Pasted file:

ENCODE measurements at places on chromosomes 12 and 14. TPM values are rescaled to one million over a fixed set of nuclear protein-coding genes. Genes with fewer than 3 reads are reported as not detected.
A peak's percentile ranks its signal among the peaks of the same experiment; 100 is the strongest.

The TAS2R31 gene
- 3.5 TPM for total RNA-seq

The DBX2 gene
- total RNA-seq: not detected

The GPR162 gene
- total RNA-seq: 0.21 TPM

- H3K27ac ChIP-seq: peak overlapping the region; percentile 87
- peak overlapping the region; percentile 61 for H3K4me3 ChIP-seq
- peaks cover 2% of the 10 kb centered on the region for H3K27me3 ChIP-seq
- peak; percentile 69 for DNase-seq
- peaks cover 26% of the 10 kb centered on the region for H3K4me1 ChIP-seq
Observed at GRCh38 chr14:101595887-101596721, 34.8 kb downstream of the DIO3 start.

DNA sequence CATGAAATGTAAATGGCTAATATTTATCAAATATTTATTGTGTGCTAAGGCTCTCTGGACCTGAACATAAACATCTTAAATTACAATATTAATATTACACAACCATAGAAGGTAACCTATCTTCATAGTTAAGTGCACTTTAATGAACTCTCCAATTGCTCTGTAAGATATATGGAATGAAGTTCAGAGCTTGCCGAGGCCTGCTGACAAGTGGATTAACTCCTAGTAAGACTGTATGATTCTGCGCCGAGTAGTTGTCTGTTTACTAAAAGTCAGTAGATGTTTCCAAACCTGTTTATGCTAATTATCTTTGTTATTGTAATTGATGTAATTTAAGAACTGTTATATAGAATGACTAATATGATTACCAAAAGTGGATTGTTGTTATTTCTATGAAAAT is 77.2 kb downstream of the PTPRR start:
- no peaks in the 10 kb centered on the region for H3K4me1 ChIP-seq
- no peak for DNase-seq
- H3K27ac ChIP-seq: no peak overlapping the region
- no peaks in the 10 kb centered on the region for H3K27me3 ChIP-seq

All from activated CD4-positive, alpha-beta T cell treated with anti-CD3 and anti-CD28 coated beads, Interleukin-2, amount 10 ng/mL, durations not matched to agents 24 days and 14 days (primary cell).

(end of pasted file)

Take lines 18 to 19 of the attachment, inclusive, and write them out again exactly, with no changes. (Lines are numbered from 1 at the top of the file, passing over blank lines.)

- H3K27ac ChIP-seq: no peak overlapping the region
- no peaks in the 10 kb centered on the region for H3K27me3 ChIP-seq